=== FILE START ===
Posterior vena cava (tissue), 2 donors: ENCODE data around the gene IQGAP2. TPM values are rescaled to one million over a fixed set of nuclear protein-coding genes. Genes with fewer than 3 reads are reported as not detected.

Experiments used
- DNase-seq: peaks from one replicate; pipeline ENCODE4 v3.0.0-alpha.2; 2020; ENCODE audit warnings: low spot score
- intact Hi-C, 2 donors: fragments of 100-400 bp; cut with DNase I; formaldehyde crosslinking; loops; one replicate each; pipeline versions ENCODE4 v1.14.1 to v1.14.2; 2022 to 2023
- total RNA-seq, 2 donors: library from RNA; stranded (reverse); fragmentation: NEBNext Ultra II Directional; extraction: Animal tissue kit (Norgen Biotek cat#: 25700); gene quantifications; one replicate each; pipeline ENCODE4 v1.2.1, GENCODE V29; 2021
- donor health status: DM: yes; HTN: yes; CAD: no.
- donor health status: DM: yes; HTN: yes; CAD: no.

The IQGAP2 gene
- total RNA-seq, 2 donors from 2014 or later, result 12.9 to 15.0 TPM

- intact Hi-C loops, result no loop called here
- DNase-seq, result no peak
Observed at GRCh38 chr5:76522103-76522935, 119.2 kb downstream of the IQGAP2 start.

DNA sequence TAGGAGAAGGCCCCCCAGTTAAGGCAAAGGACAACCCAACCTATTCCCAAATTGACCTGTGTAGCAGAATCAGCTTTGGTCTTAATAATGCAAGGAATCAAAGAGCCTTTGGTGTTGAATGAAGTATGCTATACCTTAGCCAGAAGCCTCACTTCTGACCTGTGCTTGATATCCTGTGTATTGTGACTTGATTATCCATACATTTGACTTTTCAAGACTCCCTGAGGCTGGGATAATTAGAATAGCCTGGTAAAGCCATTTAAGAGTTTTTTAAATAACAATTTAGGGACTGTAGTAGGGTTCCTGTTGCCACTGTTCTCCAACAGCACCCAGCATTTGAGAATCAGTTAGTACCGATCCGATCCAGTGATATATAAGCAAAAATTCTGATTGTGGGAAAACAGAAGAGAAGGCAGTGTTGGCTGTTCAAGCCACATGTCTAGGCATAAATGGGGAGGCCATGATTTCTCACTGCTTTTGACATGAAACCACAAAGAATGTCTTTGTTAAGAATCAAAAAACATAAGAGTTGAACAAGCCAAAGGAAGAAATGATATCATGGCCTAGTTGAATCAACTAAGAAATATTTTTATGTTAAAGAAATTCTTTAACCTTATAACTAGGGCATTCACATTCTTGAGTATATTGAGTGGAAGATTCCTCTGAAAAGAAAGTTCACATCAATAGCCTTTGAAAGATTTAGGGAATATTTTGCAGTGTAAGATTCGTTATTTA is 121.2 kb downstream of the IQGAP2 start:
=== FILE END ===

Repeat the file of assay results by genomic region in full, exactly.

Posterior vena cava (tissue), 2 donors: ENCODE data around the gene IQGAP2. TPM values are rescaled to one million over a fixed set of nuclear protein-coding genes. Genes with fewer than 3 reads are reported as not detected.

Experiments used
- DNase-seq: peaks from one replicate; pipeline ENCODE4 v3.0.0-alpha.2; 2020; ENCODE audit warnings: low spot score
- intact Hi-C, 2 donors: fragments of 100-400 bp; cut with DNase I; formaldehyde crosslinking; loops; one replicate each; pipeline versions ENCODE4 v1.14.1 to v1.14.2; 2022 to 2023
- total RNA-seq, 2 donors: library from RNA; stranded (reverse); fragmentation: NEBNext Ultra II Directional; extraction: Animal tissue kit (Norgen Biotek cat#: 25700); gene quantifications; one replicate each; pipeline ENCODE4 v1.2.1, GENCODE V29; 2021
- donor health status: DM: yes; HTN: yes; CAD: no.
- donor health status: DM: yes; HTN: yes; CAD: no.

The IQGAP2 gene
- total RNA-seq, 2 donors from 2014 or later, result 12.9 to 15.0 TPM

- intact Hi-C loops, result no loop called here
- DNase-seq, result no peak
Observed at GRCh38 chr5:76522103-76522935, 119.2 kb downstream of the IQGAP2 start.

DNA sequence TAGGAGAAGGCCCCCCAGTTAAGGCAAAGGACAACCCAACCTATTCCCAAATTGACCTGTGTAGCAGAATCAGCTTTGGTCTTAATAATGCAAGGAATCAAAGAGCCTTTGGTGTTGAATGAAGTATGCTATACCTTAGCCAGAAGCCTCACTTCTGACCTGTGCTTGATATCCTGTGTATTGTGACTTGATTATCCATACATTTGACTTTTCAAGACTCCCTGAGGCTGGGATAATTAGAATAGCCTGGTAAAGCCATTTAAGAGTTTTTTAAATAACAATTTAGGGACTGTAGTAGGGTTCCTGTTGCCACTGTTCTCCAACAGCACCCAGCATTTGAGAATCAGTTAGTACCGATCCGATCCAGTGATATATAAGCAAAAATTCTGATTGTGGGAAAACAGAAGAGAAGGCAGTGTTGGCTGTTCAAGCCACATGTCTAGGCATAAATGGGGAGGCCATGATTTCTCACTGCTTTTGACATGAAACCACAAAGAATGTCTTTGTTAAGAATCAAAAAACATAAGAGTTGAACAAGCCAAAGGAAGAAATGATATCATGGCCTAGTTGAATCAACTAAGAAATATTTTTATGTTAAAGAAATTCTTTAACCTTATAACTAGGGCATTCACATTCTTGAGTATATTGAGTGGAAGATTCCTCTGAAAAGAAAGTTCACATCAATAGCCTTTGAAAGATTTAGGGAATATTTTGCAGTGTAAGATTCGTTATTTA is 121.2 kb downstream of the IQGAP2 start: